, Volume 27, Issue 11, pp 963-973
Date: 17 Sep 2012

Cost Effectiveness of Facility-Based Care, Home-Based Care and Mobile Clinics for Provision of Antiretroviral Therapy in Uganda

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Background: Stakeholders in HIV/AIDS care currently use different programmes for provision of antiretroviral therapy (ART) in Uganda. It is not known which of these represents the best value for money.

Objective: To compare the cost effectiveness of home-based care (HBC), facility-based care (FBC) and mobile clinic care (MCC) for provision of ART in Uganda.

Methods: Incremental cost-effectiveness analysis was performed using decision and Markov modeling of adult AIDS patients in WHO Clinical Stage 3 and 4 from the perspective of the Ugandan healthcare system. The main outcome measures were cost (year 2008 values), life expectancy in life-years (LY) and the incremental cost-effectiveness ratio (ICER) measured as cost per QALY or LY gained over 10 years.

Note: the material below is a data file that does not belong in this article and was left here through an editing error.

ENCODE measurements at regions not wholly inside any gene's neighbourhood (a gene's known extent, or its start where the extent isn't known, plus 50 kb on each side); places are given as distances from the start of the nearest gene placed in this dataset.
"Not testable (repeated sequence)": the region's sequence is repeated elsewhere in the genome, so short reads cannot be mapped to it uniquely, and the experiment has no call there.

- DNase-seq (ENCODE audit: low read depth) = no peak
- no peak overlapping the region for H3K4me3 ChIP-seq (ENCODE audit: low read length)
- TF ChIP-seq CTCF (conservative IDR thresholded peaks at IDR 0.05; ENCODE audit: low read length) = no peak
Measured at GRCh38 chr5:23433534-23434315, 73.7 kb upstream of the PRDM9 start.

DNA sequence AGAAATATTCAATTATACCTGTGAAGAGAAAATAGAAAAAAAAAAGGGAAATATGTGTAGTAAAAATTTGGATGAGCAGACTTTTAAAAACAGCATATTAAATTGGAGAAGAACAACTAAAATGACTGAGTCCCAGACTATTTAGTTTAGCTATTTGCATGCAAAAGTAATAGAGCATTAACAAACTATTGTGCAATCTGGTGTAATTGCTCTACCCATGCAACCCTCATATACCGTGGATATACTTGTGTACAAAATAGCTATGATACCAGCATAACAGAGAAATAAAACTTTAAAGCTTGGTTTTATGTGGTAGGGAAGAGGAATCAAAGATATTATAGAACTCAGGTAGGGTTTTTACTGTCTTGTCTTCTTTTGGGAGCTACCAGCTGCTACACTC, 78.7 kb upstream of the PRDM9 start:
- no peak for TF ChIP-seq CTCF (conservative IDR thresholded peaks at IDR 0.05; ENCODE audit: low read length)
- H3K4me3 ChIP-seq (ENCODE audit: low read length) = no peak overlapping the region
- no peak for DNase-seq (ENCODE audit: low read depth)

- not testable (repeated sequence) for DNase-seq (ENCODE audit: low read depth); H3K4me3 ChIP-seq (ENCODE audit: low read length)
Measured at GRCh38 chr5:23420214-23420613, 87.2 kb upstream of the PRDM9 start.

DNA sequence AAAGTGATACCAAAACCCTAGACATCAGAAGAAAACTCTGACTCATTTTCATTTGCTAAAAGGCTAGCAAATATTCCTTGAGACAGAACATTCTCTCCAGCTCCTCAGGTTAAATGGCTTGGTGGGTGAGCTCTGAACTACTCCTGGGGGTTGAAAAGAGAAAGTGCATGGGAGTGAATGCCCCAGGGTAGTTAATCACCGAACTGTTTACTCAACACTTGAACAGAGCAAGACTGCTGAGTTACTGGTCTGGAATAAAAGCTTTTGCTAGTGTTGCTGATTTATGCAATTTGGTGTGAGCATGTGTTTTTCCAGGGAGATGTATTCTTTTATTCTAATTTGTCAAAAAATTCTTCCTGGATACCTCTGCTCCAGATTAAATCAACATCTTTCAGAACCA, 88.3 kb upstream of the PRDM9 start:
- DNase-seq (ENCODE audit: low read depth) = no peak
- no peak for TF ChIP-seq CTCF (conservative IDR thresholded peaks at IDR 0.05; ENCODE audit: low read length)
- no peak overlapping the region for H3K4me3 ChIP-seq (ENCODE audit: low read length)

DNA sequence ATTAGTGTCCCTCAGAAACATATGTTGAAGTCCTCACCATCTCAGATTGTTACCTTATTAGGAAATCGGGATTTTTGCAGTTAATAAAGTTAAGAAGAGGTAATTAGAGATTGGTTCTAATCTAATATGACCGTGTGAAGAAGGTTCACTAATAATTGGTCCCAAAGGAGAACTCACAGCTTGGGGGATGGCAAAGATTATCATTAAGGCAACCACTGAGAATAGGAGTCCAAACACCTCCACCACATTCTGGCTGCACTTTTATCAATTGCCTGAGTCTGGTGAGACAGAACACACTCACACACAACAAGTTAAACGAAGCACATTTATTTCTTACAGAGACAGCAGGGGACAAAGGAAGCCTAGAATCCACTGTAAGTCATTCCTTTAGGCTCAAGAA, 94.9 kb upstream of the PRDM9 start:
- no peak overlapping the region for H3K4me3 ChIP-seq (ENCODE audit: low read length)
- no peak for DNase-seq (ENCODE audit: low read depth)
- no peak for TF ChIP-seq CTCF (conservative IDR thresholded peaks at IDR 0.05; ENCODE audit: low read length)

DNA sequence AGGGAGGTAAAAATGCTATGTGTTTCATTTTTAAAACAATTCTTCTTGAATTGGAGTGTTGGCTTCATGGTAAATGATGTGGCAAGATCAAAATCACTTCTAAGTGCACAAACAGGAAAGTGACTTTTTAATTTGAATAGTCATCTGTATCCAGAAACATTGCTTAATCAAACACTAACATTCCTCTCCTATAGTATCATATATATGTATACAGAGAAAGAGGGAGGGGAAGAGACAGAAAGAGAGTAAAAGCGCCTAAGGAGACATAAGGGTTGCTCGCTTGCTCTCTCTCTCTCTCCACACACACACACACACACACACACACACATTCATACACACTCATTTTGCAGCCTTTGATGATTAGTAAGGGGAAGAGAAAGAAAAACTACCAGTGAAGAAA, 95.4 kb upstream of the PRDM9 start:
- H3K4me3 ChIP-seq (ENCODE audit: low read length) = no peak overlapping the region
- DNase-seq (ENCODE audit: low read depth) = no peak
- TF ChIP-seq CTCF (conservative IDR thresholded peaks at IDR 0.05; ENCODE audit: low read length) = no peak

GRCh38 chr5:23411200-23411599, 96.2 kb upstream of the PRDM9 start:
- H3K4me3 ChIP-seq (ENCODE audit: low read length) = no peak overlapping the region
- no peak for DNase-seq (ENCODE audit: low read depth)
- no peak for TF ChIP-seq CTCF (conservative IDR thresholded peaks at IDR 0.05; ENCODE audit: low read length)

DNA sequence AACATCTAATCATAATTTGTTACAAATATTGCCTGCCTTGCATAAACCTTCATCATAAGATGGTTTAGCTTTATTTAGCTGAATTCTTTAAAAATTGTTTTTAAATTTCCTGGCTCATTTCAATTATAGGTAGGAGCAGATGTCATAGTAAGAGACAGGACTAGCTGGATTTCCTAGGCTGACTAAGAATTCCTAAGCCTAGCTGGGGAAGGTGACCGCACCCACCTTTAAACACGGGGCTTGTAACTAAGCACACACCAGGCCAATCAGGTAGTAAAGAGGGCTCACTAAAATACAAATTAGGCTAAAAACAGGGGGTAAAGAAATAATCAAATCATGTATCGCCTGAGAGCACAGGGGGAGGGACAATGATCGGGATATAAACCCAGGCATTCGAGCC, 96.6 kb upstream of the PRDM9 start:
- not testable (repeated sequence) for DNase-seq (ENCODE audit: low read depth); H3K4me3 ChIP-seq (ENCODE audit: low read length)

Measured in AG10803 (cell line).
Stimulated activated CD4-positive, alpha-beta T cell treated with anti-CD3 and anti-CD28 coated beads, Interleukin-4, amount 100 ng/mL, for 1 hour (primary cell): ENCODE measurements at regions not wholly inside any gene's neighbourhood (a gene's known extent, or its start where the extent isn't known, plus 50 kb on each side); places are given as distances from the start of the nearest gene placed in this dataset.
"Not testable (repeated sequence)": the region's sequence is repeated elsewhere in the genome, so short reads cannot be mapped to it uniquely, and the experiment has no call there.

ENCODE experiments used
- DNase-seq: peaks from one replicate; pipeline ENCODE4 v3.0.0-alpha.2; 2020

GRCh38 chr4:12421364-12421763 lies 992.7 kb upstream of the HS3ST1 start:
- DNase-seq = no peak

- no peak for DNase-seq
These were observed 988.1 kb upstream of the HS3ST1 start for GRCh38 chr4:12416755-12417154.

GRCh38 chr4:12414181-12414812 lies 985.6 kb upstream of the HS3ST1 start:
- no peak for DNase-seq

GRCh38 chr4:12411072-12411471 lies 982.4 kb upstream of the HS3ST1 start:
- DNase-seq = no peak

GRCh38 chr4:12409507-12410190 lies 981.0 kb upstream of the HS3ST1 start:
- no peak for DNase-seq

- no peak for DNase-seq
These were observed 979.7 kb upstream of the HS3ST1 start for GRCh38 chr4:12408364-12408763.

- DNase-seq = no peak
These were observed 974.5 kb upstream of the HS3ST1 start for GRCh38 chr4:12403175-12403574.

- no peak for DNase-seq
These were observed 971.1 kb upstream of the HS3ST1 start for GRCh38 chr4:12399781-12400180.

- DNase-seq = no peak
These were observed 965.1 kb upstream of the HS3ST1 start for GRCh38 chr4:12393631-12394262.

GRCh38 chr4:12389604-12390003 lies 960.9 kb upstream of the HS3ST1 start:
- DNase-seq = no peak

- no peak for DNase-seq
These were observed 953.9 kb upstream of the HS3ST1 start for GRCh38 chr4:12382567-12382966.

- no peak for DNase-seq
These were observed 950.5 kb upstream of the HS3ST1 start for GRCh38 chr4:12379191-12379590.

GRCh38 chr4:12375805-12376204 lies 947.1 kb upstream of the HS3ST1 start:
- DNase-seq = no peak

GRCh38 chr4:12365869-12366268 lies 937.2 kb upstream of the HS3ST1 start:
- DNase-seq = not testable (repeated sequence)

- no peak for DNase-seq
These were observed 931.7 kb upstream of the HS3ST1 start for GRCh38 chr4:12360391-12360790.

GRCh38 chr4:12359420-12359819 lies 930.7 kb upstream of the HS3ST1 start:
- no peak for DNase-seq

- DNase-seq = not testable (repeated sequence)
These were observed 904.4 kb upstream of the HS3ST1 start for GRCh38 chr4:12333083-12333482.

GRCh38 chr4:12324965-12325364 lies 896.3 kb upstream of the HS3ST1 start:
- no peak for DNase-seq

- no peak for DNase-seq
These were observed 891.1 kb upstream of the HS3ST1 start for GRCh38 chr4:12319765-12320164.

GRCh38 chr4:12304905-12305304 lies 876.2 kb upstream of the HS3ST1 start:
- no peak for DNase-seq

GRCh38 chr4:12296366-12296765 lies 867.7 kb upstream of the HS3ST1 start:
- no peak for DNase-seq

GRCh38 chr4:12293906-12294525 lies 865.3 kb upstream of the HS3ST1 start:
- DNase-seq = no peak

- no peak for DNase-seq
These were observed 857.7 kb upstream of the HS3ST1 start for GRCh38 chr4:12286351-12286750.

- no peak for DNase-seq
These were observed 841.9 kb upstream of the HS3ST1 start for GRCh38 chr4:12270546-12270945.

Results: Ten-year mean undiscounted life expectancy was lowest for FBC (3.6 LY), followed by MCC (4.3 LY) and highest for HBC (5.3 LY), while the mean discounted QALYs were also lowest for FBC (2.3), followed by MCC (2.9) and highest for HBC (3.7). The 10-year mean costs per patient were lowest for FBC ($US3212), followed by MCC ($US4782) and highest for HBC ($US7033). The ICER was lower for MCC versus FBC ($US2241 per LY and $US2615 per QALY) than for HBC versus MCC ($US2251 per LY and $US2814 per QALY). FBC remained cost effective in univariate and probabilistic sensitivity analyses.

Conclusions: FBC appears to be the most cost-effective programme for provision of ART in Uganda. This analysis supports the implementation of FBC for scale-up and sustainability of ART in Uganda. HBC and MCC would be competitive only if there is increased access, increased adherence or reduced cost.